Ken Tarbox, a retired Alaska Department of Fish and Game research biologist, said understanding that sport fishing had more economic value than commercial fishing in the Cook Inlet did not mean that chinook, or king, salmon were the most valuable fish in the inlet.
“We have 30,000 families that are participating in the personal-use fishery, we have a very robust sport fishery that is taking half a million sockeye and a commercial fishery that targets them,” he said. “Our community is driven by sockeye and sockeye users now, guides are even switching to sockeye.”
While the downturn of king salmon in the Cook Inlet has dominated public discussions of the fisheries, Tarbox does not believe the social and political focus will remain on the species indefinitely.
Rather, sockeye salmon, which are harvested by more fishermen, will begin to dominate the discussion again.
“I’m not making the argument that it’s commercial versus sport king fishing, I’m arguing that it’s sport and personal-use sockeye fishermen that will drive sport chinook fishermen to the backburner,” he said.
The 2013 fishing season, Tarbox said, could be a harbinger of years to come.
Personal-use fishermen who came to the Kenai River dipnet fishery in droves had a difficult year; several blamed their unproductive fishing effort on the commercial fishing fleet whose boats were visible from the mouth of the river.
Tarbox said the backlash was loud.
“It was a good example of what a poor run might produce … the user group started to raise up,” Tarbox said. “A manager is foolish in my mind if he tries to ignore 30,000 household permits for personal-use fishermen and a half a million sockeye caught in the sport fishery and think that chinook will come out on top.”
Fishers, whether they be commercial, sport, personal-use or subsistence, can agree that king salmon are an important piece of Alaska’s economy. Beyond that consensus, the specifics of how big a piece are murky.
What is clear is that each year, the bulk of the sportfishing effort in Alaska is felt by Kenai Peninsula residents and a significant portion of that effort is spent on the Kenai River.
According to Fish and Game data on angler days of effort expended by recreational anglers, the Northern Kenai Peninsula Management Area containing the Kenai River saw nearly a quarter of all of the fishing effort in the state in 2012.
Of that, 82 percent of the angler days of effort — a measurement of the time spent fishing by any one person — were on spent on the Kenai River.
A 2008 study by the Kenai River Sportfishing Association estimated that recreational salmon fishing in the Upper Cook Inlet generated 3,400 average annual jobs producing more than $100 million in income annually.
While those numbers are certain to have changed in recent years due to fluctuations in the tourism industry caused by the national recession that dramatically reduced visitor traffic to Alaska, and the unpredictability of Kenai River king salmon fishery, Kenai River Sportfishing Association Executive Director Ricky Gease said the study was designed to be a convincing argument regardless of the numbers.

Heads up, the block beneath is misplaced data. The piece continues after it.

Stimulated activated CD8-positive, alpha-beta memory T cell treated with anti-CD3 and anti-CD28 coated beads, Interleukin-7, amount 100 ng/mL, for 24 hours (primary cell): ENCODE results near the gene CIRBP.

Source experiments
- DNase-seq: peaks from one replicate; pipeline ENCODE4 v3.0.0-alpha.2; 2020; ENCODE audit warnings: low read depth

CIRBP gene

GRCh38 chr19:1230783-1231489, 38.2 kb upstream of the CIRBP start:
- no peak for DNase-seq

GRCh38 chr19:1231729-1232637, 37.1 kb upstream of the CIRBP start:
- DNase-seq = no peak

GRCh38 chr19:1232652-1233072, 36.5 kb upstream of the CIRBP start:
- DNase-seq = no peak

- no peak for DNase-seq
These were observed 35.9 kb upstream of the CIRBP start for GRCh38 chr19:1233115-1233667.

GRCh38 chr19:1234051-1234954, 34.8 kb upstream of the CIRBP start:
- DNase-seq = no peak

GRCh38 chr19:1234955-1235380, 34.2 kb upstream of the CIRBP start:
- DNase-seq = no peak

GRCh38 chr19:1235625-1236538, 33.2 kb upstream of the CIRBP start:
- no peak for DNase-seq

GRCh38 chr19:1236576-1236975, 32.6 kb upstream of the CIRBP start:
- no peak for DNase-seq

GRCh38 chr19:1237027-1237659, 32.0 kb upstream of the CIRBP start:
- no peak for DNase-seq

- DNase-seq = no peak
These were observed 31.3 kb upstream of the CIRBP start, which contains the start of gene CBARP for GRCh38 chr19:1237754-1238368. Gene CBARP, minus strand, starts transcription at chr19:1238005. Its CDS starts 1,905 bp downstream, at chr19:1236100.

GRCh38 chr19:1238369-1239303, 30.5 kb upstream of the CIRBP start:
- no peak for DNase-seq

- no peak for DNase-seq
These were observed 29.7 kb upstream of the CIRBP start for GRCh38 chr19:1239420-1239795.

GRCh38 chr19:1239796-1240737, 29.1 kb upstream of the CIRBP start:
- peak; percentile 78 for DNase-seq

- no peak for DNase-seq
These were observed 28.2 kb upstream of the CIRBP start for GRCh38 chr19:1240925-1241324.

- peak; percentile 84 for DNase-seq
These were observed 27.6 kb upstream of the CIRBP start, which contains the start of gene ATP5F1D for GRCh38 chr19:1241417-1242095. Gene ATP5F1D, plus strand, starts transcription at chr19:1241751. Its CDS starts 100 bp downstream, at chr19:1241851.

“The basic concept is that Cook Inlet is unique in the regions of Alaska in that the values of the non-commercial fisheries far outweigh the economic values of the commercial fisheries,” he said. “That’s unique in the state of Alaska, you don’t find that disparity anywhere else in the state.”
A recent report produced by Northern Economics for the Cook Inlet commercial fishing and processor advocacy group Alaska Salmon Alliance measured the ex-vessel, or dockside, value of the commercial fishery in the Cook Inlet at $54 million in 2011 and $102 million in direct value to the area.
While there are other king runs in Upper Cook Inlet, the key to the Kenai River’s popularity lies, at least partially, in its accessibility, said Pat Shields, Fish and Game commercial area biologist.
“Literally, you can fly from, say, Miami, Florida, on a jet and land in Anchorage, get on a plane or a car and be down to the Kenai River on the same day that you left,” Shields, said. “The Kenai River has multiple access points with a run of large kings.”
People may be headed to Southcentral Alaska to fish, but they are not attempting to catch as many king salmon in recent years.
According to Fish and Game data on license and king salmon stamp sales from 2002 to 2011, the amount of revenue generated by those sales has dropped dramatically since its peak in 2006 when it topped out at 68,234 stamps sold generating $1.2 million in revenue.
In 2011, just more than 48,000 king salmon stamps were sold, generating $846,000.
While that loss in revenue on the king fishing side can potentially be made up in other fisheries, it can be a hard sell to anglers who travel to the area for a chance at a Kenai king.
Dave Blackley, owner of Caribou Run Alaska Fishing Adventures, said he guided dipnet fishing trips, sockeye and trout fishing trips — just about anything he could do to accommodate clients who wanted to catch king salmon — and still he lost a third of his bookings in 2012 when the Kenai king salmon season was closed early in July.
Several guides said they were no longer able to make a living off of guiding alone and had second jobs outside of the fishing industry.
Miller of Trustworthy Hardware thinks the uncertainty of seasons is what keeps fishermen from wanting to commit to a king salmon trip in the area.
“The second run, the predictions this year weren’t real good; that’s why they shut it down early,” he said of Fish and Game management of the Kenai River. “But they come out with those predictions so late and that’s part of the problem for businesses is that they, the department, waits so long to come out with them.”
In recent years, anglers expected a closure on the ailing early run of king salmon in May and June, but not the late run in July, Miller said. The early run in 2013 of less than 6,000 kings was the lowest on record and despite a total closure to sport fishing the minimum escapement goal for fish to reach the spawning grounds was not met. There is no commercial fishing on the early run of kings.